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Discussion Starter · #1 ·
What trials techniques do you use on trail? And what techniques you found most useful?

Inspired by some of the youtube videos, I've been learning to do the "static hop" (I hope that' the correct terminology), where you lock up the brakes and hop around, hoping one day I'll be able to get up some of the technical features that you can't just pedal up. It's one thing to hop around on flat ground, it's entirely different thing to do it on uneven terrains and the move is so energy intensive and being old (and light weight) doesn't help either. It might never happen but I'm going to give it 6 months to see if I can even make any good progress.
 

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What I find most useful is a controlled front wheel lift, once in place you can shift your weight onto the wheel, followed by a hopping of the rear onto/over an object.

It seems like all that hopping wastes a lot of energy I probably don't have on that type of move so I've never really tried to incorporate it.
 

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Discussion Starter · #3 ·
Right. But that only works if there is enough room for you bike to get on. If there is a step right front of the front wheel as you put it down then it seems a hopping can't be avoided.

What I find most useful is a controlled front wheel lift, once in place you can shift your weight onto the wheel, followed by a hopping of the rear onto/over an object.

It seems like all that hopping wastes a lot of energy I probably don't have on that type of move so I've never really tried to incorporate it.
 

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If you are hopping around, maybe one of the most useful hops is to hop forward so that your rear tire lands exactly where your front tire was. I don't know that that's necessarily a "trials" move, but it is really useful in certain situations.

Other than that, I don't really have a "trials" move per se.

I'm sorta working on a low-speed drop, or drop from 0 mph, but failure will be painful. I've done it successfully, esp. when the terrain forces it (I can do a lot of good moves out of sheer survival), but it's still not comfortable.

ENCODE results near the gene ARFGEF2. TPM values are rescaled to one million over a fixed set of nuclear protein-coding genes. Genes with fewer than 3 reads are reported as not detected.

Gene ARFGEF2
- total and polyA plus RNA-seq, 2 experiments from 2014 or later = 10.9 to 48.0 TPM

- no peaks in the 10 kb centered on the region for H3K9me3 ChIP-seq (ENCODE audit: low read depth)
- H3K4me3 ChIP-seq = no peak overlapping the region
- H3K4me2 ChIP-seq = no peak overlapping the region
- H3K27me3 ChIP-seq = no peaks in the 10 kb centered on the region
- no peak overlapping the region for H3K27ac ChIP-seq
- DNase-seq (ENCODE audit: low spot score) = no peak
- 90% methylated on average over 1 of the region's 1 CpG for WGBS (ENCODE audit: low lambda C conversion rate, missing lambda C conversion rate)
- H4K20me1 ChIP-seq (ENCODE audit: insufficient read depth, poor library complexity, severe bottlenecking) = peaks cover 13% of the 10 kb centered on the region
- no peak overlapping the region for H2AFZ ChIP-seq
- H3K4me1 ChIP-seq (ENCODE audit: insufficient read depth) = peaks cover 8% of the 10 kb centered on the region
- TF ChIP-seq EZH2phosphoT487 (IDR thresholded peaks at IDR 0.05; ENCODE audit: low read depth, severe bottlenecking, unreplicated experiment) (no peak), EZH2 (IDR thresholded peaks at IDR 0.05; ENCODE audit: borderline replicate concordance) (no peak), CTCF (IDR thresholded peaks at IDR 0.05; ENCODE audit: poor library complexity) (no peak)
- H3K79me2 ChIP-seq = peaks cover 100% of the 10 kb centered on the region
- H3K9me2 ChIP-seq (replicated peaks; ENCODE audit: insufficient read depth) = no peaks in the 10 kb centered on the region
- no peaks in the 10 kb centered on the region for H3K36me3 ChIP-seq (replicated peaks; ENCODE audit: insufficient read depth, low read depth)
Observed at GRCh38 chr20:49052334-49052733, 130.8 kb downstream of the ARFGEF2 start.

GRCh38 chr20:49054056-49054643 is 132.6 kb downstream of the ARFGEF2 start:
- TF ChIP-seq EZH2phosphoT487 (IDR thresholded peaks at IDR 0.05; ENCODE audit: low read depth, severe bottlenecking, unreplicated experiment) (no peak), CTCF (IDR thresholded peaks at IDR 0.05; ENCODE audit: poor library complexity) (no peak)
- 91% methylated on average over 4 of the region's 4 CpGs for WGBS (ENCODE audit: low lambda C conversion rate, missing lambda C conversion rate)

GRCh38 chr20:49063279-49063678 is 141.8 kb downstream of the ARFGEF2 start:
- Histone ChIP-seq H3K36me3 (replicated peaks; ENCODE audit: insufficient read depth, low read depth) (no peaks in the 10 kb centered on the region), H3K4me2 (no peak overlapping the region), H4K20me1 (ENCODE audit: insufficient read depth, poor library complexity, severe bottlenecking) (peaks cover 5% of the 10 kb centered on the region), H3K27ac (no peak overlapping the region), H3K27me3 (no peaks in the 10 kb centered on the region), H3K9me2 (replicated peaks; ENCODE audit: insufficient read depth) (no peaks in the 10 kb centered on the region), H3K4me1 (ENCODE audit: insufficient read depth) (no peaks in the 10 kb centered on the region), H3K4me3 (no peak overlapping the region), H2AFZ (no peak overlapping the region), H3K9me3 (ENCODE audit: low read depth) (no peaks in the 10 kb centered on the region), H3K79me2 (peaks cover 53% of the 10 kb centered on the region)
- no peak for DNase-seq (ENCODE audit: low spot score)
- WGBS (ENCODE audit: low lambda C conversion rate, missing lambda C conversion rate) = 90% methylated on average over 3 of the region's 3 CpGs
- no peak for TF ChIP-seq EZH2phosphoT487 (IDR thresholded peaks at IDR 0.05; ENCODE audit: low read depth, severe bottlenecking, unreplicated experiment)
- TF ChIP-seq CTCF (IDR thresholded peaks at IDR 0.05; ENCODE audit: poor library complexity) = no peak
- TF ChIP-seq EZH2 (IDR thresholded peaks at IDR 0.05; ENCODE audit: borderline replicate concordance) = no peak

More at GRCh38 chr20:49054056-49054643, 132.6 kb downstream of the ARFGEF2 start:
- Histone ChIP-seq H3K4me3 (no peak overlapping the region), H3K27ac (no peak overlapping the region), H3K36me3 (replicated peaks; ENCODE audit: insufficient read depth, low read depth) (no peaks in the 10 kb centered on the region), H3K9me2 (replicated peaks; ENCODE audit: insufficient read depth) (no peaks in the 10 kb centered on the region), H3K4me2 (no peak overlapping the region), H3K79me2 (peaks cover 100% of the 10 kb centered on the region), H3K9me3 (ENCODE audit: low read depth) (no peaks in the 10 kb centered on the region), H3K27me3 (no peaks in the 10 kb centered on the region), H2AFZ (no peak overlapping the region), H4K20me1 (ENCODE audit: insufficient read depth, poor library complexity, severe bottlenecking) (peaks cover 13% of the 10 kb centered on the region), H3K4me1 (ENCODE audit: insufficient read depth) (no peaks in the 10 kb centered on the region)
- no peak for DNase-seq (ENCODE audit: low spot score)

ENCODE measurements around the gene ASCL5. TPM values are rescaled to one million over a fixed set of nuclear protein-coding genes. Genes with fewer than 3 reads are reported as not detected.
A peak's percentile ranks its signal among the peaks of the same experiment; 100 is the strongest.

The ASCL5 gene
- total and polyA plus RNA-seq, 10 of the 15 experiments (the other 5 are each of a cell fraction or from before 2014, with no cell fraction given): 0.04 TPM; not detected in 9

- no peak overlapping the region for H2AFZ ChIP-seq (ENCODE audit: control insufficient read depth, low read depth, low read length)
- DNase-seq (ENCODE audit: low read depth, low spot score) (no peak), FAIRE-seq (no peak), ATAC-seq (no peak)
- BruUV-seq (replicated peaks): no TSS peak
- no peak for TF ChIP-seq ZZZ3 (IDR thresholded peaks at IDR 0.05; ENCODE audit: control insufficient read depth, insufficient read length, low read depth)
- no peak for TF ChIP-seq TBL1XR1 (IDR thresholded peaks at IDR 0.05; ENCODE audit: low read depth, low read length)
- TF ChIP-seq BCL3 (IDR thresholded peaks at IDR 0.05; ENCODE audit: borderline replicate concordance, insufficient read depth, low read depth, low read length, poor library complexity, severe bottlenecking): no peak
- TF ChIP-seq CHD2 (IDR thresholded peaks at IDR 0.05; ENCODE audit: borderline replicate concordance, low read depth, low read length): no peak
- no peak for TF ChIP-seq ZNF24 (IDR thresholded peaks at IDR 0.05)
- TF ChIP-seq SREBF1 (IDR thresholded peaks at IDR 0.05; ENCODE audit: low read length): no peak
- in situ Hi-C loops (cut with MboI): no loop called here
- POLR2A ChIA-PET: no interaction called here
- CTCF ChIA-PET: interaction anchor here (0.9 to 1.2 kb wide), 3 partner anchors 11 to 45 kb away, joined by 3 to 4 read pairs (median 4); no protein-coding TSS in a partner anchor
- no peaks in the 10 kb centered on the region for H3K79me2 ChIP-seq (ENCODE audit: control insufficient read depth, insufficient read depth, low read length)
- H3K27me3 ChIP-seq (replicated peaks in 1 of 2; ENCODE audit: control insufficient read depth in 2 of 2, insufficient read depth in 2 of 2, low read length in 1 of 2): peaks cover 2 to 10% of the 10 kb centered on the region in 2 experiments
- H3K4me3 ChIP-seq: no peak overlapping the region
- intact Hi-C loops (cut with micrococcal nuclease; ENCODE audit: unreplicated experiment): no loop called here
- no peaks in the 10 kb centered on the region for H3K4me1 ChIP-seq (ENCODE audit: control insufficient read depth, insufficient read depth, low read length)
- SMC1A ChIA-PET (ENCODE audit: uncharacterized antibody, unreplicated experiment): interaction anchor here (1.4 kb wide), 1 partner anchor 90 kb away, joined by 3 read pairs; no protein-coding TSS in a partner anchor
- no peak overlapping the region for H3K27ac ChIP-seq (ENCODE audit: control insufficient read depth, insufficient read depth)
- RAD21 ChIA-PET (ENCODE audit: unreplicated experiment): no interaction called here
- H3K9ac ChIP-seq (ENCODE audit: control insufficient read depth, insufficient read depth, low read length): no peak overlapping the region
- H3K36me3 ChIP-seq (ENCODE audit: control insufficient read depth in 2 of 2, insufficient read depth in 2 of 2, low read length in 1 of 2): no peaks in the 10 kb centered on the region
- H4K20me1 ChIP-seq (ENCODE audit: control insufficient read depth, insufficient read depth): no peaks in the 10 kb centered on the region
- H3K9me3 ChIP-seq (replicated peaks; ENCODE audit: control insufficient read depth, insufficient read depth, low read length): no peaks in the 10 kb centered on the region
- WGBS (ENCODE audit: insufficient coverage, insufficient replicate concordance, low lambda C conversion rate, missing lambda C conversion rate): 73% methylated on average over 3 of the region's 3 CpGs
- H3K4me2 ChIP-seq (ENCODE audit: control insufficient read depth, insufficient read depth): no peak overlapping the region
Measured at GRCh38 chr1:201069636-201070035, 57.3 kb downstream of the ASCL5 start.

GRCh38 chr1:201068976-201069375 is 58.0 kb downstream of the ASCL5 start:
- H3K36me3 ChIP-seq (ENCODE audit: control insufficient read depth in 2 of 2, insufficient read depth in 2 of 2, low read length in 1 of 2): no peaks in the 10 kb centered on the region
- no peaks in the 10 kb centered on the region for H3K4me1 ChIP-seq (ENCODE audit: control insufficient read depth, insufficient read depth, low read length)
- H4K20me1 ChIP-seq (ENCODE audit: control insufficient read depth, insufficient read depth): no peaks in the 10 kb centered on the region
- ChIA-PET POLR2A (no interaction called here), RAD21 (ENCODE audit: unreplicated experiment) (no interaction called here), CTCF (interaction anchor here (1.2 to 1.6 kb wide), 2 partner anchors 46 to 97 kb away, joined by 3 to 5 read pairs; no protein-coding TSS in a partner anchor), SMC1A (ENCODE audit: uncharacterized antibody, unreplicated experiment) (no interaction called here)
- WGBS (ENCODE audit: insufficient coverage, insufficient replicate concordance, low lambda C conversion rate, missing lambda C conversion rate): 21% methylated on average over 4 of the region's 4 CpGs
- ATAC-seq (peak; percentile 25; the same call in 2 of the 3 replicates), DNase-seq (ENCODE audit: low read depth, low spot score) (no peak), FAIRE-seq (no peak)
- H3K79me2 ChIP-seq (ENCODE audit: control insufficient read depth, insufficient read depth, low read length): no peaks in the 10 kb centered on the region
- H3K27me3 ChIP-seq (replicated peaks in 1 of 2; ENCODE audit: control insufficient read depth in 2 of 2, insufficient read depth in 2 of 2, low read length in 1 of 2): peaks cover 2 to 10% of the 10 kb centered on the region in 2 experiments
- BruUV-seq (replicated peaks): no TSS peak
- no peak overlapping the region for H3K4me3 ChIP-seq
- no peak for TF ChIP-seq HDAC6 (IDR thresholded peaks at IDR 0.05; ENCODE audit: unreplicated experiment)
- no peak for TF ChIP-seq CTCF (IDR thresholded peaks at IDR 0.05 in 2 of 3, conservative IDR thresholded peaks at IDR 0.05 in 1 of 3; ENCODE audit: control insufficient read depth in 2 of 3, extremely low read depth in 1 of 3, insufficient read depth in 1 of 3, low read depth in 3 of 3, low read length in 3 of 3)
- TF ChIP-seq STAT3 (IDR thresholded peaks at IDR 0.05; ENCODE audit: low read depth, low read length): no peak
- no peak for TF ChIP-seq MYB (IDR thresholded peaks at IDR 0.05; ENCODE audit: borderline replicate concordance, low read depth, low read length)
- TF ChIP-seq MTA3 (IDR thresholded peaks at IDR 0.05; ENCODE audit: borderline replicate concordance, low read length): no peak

-F
 

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I used to compete in trials wayyy back and got pretty good at the static hopping but I have to say that I don’t use that skill much during a trail ride. It burns a lot of energy.

I think a useful skill is to ride like your skeleton is made of rubber. Watch the body language of really good riders and you’ll see what I mean. Watch motorcycle trials riders too for the same concept. It’s very feline.

Another useful skill that I employ all the time is to wheelie up onto a tall object and pop the rear end up to follow. It’s the same thing LaXcarp was talking about.
 

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Right. But that only works if there is enough room for you bike to get on. If there is a step right front of the front wheel as you put it down then it seems a hopping can't be avoided.
Yes I agree, I was providing input as a trials move I incorporate into my riding, not necessarily a rebuttal to a better method of accomplishing a move through hopping.
 

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I just posted this in another thread, could be where you got the thread title idea from OP?


Definitely trying to incorporate some of these moves into my riding.
 

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The only people I've seen that utilized "trials moves" on the trail typically just made everyone behind them wait for 10 seconds for them to stop bouncing around like an idiot and put their foot down like a normal person.

They also look stupid when you practice in the parking lot. I've seen 2 people taco their wheels BEFORE the ride even started.

Concentrate on riding forward.

This is just my opinion.
 

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The only people I've seen that utilized "trials moves" on the trail typically just made everyone behind them wait for 10 seconds for them to stop bouncing around like an idiot and put their foot down like a normal person.
Haha, that sounds accurate. Really good trials riders will flow forward smoothly.

I recall doing a trials competition back in the late 1980's where most of us were hopping around like weird bunny rabbits. Some new guy who had never done a bike trials competition before but was experienced doing moto trials showed up and flowed quickly like water right across each section. It blew the rest of us all away. We were sitting there going, "What just happened???"
 

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I find myself pivoting on the front wheel multiple times per ride. It can make some corners much easier, and can help you get setup for other moves. My local trails have a good number of steep 180 switchbacks and it helps there a lot, both up and down. That and track stands are the trials moves I use the most.

Sometimes a wheelswap or punch is useful in really tough terrain. Good to get up things you can't just pedal or coast up/over. Punches combined with momentum can get you through some hairy stuff smoother and faster than bashing through. Any time I have a ledge to deal with going up hill I try to punch it instead of roll it.

I've never successfully used any rear wheel moves on the trail, except for showing off. It's fun to do but for me it isn't really useful on the trail.
 

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Discussion Starter · #14 ·
No. I did not see that thread. I've been practicing for about a month now after watching Jeff Lenosky clearing some of those technical sections. There is no way in this life that I would ever be able to do what he does but I know of some lesser technical sections where the same techniques would work well, if I ever get good enough.